as some State and local governments may use the calendar year or other variation of time span designated as the fiscal year period,
rather than that commonly known as the Federal fiscal year (from October 1st through September 30th).
Generally, a recipient is required to retain records relating to a particular grant for three (3) years from the date of submission of the final financial report. In cases where litigation, claim or an audit is initiated prior to expiration of the three-year period, records must be retained until the action and resolution of any issues associated with it are complete or until the end of the three-year retention period; whichever is latest.
This section indicates the record retention requirements and the type of records the Federal agency may require.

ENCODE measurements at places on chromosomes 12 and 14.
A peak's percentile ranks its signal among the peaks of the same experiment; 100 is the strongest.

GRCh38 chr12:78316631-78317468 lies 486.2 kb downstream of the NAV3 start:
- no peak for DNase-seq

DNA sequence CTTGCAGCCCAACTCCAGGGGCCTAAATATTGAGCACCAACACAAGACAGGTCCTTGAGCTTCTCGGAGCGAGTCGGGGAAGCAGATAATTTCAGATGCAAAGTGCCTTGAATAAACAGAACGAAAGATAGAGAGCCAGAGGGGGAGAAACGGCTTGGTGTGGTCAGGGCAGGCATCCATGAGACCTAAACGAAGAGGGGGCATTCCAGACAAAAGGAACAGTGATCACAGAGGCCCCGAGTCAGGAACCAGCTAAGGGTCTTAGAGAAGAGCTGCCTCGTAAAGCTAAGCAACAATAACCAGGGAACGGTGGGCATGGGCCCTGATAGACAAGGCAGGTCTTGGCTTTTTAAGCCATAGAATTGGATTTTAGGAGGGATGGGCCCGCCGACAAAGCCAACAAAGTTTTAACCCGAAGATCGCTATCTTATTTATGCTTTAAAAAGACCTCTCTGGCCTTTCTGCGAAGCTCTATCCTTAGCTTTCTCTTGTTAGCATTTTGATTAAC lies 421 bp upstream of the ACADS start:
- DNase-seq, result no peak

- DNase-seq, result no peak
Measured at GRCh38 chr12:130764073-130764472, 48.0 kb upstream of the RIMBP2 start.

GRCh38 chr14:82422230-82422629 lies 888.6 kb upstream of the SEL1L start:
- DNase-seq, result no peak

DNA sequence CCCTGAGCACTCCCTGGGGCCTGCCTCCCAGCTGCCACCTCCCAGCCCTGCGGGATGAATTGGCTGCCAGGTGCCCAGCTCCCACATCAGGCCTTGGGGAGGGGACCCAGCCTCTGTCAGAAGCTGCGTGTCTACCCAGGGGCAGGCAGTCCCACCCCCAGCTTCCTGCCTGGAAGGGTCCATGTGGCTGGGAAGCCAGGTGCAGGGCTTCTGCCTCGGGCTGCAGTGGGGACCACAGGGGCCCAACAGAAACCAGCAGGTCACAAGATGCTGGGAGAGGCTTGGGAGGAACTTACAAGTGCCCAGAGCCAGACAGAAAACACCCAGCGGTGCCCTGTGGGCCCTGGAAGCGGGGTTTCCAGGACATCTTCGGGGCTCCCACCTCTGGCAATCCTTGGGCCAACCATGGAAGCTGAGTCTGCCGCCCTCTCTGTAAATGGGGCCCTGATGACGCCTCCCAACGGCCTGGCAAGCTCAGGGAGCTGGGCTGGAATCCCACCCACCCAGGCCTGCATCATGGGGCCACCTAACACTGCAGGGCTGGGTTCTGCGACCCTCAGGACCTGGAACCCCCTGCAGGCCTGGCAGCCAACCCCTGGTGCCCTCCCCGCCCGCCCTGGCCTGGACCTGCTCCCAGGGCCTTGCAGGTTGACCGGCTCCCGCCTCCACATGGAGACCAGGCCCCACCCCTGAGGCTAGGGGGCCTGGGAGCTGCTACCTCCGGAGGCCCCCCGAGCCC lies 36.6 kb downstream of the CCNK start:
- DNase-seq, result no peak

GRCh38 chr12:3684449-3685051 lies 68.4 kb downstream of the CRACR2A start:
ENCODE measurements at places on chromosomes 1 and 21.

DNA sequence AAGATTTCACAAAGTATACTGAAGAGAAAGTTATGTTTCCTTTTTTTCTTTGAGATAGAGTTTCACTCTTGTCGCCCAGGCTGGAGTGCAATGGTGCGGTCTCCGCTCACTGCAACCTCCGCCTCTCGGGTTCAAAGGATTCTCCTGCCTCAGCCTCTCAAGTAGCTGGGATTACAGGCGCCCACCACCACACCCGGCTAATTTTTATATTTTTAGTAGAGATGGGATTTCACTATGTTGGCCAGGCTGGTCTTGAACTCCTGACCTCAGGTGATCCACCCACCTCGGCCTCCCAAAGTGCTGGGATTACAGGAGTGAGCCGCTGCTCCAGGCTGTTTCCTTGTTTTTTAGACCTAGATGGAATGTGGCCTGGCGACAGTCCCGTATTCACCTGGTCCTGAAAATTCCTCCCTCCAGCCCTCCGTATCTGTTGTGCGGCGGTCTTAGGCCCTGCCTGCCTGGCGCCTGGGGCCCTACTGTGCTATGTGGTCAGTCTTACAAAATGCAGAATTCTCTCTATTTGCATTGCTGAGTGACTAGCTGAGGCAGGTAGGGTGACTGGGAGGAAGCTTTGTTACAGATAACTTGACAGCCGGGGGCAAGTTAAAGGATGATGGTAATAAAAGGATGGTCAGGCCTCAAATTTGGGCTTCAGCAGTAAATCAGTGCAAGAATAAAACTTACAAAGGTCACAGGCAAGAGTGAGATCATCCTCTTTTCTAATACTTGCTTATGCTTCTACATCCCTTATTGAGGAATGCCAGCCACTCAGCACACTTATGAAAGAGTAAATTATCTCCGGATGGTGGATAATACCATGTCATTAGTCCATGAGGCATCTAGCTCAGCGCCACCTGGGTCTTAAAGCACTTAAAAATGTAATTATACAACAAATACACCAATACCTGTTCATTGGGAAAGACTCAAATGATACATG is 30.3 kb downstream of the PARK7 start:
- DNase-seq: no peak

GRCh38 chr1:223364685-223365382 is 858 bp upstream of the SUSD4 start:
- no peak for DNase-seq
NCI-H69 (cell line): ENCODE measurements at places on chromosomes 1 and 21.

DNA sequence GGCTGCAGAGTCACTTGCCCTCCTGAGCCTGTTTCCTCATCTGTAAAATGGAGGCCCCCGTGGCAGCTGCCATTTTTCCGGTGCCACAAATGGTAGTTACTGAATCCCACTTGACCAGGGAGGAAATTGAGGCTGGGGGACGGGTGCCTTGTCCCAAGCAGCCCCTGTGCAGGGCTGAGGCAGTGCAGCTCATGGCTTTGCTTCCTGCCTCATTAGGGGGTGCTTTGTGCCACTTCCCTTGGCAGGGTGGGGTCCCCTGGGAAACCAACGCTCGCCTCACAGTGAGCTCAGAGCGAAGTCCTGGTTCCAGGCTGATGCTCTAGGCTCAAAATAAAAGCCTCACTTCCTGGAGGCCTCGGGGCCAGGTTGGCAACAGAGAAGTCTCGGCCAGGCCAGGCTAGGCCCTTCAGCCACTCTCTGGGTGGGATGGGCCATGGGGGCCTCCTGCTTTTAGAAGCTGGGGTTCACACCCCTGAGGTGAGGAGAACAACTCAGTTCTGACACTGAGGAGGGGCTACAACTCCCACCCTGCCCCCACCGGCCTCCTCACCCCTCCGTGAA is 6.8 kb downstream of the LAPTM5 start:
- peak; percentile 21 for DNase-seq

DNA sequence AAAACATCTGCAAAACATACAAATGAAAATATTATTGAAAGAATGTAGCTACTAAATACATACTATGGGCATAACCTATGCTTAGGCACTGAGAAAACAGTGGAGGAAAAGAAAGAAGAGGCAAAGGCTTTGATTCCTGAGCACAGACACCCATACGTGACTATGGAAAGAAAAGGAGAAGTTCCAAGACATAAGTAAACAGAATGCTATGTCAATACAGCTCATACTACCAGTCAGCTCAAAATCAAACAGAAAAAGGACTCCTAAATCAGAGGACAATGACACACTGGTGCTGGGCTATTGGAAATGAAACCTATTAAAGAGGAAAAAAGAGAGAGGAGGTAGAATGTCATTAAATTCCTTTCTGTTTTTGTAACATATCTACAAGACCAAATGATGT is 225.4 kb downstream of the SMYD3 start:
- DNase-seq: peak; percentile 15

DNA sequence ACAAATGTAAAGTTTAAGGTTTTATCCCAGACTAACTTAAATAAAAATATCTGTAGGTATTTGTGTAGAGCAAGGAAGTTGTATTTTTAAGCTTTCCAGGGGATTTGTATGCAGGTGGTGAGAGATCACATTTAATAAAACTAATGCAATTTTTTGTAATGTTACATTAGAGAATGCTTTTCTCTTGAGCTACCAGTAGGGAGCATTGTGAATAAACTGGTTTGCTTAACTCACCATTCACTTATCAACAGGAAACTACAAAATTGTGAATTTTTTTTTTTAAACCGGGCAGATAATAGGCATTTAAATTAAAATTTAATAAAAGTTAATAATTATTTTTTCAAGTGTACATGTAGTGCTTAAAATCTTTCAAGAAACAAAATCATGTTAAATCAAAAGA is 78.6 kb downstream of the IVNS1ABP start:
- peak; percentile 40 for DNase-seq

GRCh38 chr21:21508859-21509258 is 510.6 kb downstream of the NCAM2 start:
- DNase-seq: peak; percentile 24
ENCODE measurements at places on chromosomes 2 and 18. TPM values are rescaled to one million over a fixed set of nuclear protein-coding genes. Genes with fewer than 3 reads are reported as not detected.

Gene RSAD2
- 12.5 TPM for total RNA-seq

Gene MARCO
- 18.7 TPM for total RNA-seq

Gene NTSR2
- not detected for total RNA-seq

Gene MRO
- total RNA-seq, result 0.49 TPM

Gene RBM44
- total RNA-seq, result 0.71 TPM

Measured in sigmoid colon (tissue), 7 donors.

Not included are the normally imposed requirements of the General Accounting Office.
For programs falling under the purview of OMB Circular No. A-102, record retention is set forth in Attachment C.
For other programs, record retention is governed by the funding agency's requirements.
Fish and Wildlife Coordination Act of 1956, 16 U.S.C. 661; Fish and Wildlife Act, 16 U.S.C. 753(a); Department of Commerce Appropriation Act of 1999.
This section lists the legal authority upon which a program is based (acts, amendments to acts, Public Law numbers, titles, sections, Statute Codes, citations to the U.S. Code, Executive Orders, Presidential Reorganization Plans, and Memoranda from an agency head).
Regulations, Guidelines, And Literature